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User Iñaki Viggers seems to bear a grudge against a particular Michigan Judge, whom he sardonically mocks and denounces in several lengthy postings on his blog.

In Viggers accepted answer to Are there any indication that article 112 of anti narcotic laws in Indonesia are meant for “dealers” rather than “users”?, he derails a question about Indonesian law with an illustration about said Michigan Judge, peppered with various insulting opinions like:

  • "...her JD designation stands for Juris Drugstore instead of Juris Doctor..."

  • "...this felon judge..."

...and so forth.

If this were advertising a (non-relevant) product, it would make sense to flag it as spam. Here the "product" is some kind of crusade or grudge.

How should answers of this sort, (i.e. "Down with Official X from Region Y!"), be handled?

  • What, is law.meta.SE now used for public shaming of users? – User37849012643 Apr 2 at 23:38
  • @StephanS, If the question was of a more general sort, a pronoun could be used instead of the username, and the details abstracted. But without first seeing an actual example, readers might suppose the question was improbable and contrived. – agc Apr 3 at 5:04
  • The flag button gives you the chance to report "rude or abusive" answers to a question, this allows moderators to take appropriate actions. Bringing up actions taken by a user off-site is irrelevant. Community member's actions are judged by the actions they take on Law.SE, not actions taken on other sites. I agree with you that this answer as inappropriate, but Law.SE has a flag button option for this. – User37849012643 Apr 3 at 6:11
  • @StephanS, Thanks. Off-site data sometimes can provide context to help distinguish between good faith and bad faith answers. In this instance the off-site data was linked to in an answer, and would be all the more relevant. FWIW, I had flagged the answer, (but not as abusive, since it was directed against a third party and public figure), and found the response time slow enough that it seemed uncertain whether Law.SE's extant categories applied to such circumstance. Perhaps the text for the "abuse" flag needs improvement. – agc Apr 3 at 15:10
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Bringing up irrelevant personal vendettas is an insult to the standards Stack Exchange is meant to adhere to, and the audience who has to read through it to get any useful information (including to know that the entirety of the useful topical information has already ended).

A single post of this kind should be flagged as rude or abusive, because that's what it is, and/or edited to remove the material.

A pattern of such posts should normally be met with further flags and eventually a warning or suspension, as a clear breach of multiple policies and the terms and conditions applying to Stack Exchange.

7

It is Stack Exchange policy that we Be Nice - as per this Meta question and answer I would expect that such answers be edited to remove any non-compliant, non-essential content of this kind, regardless of the user or their target.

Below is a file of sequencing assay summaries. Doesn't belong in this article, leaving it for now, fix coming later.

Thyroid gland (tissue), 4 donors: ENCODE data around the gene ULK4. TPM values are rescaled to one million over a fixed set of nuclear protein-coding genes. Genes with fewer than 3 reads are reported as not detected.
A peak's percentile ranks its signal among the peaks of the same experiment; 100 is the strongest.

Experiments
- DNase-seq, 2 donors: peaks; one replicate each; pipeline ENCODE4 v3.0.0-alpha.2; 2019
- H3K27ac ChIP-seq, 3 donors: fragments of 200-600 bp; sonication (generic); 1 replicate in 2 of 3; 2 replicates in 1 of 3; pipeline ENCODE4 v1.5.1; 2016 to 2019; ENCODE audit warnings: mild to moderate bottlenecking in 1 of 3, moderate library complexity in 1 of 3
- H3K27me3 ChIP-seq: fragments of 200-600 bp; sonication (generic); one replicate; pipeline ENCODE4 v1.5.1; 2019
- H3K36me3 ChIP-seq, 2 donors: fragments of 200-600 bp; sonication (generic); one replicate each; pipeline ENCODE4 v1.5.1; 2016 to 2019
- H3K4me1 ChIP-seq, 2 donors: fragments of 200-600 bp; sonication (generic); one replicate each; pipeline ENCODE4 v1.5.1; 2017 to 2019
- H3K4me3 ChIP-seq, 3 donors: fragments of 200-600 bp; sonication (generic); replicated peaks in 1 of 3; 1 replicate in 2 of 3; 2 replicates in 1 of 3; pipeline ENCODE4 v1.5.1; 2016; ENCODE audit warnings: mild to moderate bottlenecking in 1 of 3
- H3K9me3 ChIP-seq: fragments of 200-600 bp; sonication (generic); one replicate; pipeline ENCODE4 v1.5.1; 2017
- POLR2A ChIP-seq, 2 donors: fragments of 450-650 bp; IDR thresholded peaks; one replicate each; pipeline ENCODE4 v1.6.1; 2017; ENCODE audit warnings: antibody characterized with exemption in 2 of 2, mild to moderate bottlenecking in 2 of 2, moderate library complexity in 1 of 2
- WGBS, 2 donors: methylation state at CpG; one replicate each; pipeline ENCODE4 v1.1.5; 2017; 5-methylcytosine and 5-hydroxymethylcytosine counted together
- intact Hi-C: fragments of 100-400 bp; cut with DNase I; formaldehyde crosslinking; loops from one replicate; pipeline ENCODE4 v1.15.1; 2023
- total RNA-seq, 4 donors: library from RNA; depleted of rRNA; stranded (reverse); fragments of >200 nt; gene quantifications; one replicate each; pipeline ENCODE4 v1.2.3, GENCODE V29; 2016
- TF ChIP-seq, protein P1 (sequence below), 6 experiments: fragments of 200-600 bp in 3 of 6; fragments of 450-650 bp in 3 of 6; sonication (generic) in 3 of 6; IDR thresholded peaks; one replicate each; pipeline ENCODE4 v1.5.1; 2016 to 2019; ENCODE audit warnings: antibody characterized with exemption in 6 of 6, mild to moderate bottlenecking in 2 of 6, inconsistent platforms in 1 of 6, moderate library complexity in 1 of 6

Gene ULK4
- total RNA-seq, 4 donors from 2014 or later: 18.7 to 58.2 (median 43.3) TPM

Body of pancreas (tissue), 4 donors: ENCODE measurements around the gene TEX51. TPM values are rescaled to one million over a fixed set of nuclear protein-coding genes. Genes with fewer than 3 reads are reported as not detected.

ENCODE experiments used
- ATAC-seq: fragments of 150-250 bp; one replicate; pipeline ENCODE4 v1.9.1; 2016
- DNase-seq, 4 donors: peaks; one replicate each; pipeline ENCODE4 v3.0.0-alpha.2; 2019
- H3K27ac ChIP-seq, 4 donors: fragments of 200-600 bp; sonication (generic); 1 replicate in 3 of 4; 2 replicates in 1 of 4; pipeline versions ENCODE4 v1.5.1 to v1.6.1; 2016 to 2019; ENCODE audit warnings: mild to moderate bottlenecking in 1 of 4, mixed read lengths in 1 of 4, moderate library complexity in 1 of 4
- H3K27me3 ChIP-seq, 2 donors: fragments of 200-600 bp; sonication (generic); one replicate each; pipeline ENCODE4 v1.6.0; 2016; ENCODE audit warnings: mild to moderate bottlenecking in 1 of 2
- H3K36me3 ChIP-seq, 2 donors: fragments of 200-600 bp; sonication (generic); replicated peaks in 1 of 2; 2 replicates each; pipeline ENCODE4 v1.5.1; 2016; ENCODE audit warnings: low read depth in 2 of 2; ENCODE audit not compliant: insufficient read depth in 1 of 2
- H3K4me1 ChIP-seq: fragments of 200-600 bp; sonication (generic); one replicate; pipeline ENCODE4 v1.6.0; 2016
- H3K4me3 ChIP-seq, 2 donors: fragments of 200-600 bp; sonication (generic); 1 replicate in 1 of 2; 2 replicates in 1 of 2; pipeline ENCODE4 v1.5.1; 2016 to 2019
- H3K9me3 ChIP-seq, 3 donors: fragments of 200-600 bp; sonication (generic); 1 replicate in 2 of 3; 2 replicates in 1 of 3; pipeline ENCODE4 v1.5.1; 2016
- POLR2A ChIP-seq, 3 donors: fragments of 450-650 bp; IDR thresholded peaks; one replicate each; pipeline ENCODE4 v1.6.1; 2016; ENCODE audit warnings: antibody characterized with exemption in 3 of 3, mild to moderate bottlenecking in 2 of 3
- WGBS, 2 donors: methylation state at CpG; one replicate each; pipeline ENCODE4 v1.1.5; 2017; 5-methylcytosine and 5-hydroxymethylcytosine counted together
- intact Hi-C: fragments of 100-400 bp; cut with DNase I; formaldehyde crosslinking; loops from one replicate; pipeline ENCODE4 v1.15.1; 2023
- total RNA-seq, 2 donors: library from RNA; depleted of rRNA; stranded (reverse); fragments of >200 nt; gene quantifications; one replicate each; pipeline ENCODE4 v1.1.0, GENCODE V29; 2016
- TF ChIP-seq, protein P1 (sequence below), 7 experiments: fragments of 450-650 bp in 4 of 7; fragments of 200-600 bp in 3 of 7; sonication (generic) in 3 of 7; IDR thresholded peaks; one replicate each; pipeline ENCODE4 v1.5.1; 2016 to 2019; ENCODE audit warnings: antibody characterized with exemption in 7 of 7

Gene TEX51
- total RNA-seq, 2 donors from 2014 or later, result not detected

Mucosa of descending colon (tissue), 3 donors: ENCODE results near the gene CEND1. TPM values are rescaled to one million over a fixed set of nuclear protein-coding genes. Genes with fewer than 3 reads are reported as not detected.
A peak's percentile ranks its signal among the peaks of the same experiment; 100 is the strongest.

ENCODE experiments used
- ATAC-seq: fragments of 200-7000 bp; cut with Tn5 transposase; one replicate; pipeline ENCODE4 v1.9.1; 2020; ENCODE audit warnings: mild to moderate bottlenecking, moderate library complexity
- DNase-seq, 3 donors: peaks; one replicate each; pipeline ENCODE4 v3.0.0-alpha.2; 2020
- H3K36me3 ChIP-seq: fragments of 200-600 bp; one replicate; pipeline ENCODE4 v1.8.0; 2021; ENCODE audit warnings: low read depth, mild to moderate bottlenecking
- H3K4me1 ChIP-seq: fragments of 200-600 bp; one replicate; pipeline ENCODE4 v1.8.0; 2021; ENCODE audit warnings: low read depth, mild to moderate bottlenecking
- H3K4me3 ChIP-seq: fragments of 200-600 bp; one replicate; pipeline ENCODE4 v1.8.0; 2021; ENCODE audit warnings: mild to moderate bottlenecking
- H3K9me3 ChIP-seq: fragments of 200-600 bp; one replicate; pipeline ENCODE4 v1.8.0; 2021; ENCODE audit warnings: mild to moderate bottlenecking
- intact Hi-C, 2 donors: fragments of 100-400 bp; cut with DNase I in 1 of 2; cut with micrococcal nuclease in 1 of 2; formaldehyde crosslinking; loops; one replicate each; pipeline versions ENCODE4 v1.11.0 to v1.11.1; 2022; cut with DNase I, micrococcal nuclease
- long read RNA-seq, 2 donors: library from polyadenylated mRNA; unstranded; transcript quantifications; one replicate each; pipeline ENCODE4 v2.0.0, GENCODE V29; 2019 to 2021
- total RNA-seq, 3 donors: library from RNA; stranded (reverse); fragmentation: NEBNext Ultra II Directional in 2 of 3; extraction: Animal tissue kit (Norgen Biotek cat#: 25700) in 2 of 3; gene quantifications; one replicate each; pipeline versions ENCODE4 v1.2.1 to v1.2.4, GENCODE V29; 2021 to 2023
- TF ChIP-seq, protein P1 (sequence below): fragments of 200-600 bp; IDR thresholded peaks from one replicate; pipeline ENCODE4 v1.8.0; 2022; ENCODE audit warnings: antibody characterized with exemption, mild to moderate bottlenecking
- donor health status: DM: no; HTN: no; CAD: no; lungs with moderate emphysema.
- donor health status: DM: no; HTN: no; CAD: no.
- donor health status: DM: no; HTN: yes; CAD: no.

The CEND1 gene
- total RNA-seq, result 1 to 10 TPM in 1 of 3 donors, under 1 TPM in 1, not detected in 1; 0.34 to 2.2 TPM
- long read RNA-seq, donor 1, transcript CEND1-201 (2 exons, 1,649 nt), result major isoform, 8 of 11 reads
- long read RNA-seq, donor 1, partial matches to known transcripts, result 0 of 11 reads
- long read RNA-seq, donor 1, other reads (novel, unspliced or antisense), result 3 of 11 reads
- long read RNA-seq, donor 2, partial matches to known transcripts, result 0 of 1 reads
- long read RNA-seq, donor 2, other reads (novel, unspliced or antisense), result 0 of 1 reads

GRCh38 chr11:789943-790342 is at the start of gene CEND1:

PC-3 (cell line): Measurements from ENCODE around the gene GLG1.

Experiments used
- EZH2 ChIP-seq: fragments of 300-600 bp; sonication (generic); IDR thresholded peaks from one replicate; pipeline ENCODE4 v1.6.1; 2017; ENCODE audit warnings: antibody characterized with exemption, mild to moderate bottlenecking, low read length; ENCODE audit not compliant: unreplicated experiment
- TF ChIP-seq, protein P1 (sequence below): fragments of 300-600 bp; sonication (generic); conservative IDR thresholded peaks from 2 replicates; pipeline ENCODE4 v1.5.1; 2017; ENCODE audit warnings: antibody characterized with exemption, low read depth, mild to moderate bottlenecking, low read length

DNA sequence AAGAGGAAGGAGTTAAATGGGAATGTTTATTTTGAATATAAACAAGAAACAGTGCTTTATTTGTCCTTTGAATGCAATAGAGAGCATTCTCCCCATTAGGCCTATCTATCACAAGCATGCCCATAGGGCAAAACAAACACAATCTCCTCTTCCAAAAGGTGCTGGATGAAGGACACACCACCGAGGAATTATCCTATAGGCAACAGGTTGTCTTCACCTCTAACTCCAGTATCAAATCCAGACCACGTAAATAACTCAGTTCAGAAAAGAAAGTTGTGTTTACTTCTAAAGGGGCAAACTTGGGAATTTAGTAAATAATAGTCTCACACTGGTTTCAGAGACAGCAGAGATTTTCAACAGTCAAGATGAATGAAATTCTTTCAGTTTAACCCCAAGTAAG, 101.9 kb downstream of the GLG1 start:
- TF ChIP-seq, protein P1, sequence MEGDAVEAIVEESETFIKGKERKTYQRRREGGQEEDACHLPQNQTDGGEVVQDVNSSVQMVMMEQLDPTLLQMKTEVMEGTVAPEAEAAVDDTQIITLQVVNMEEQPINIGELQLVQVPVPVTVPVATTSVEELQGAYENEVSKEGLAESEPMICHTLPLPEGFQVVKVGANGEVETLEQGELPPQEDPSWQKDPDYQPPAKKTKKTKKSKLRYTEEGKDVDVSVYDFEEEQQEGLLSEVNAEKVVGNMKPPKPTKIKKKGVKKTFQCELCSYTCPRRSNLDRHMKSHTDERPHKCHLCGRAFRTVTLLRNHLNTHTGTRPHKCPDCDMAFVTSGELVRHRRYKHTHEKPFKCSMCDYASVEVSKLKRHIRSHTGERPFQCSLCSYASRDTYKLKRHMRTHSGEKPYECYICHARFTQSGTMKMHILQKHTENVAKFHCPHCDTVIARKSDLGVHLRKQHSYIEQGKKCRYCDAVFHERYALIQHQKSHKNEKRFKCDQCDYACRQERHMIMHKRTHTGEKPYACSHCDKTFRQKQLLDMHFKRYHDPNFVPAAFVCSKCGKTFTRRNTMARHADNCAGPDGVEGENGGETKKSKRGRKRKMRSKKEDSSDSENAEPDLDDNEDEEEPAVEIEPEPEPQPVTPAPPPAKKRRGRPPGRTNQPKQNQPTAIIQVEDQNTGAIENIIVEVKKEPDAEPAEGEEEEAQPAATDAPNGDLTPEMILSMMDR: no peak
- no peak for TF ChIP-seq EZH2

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I was wondering why my answer on that post is getting so many downvotes lately, but now I see this question. Some clarifications are in place.

First, you are stretching the notions of spam, product, and advertisement. When pertinent, I include in my answers one or more links where the audience can find further information. Sometimes it is case law, other times it is the Restatement (Second) of Contracts, etc., and other times is some post --from my blog-- that encapsulates various related sources. I do so because in the past others have falsely derided that my statements are "not" factually supported.

Second, "felon judge" is not an "opinion". In line with what I explained to you there, the misconduct at issue is classified as felony even in that judge's own jurisdiction. Putting my predictable opinion aside, "felon" is a factual attribute in that specific matter. It is supported by a (publicized) police report and what the statutory law currently is.

Third, my criticism in the blog you cite is not about just one "particular Michigan Judge". Admittedly, that "particular" Michigan judge is mentioned most often there. That is because my personal knowledge, court documents, and litigation experience in her courtroom enable me to highlight items that may go unnoticed by journalists who report her deplorable acts. But I have some material regarding other judges as well; I just haven't had time to work on it, whereas content about that "particular" Michigan judge is more publication-ready, so to speak.

Fourth, you seem indignant by the sardonicism I use in some of my denouncements. Your reproach is indicative of the enviable, good news that you have never been blatantly deprived you of your rights by unfit judges. But I had that unfortunate experience, and I am sincerely proud of how I have handled it during that time and ever since then: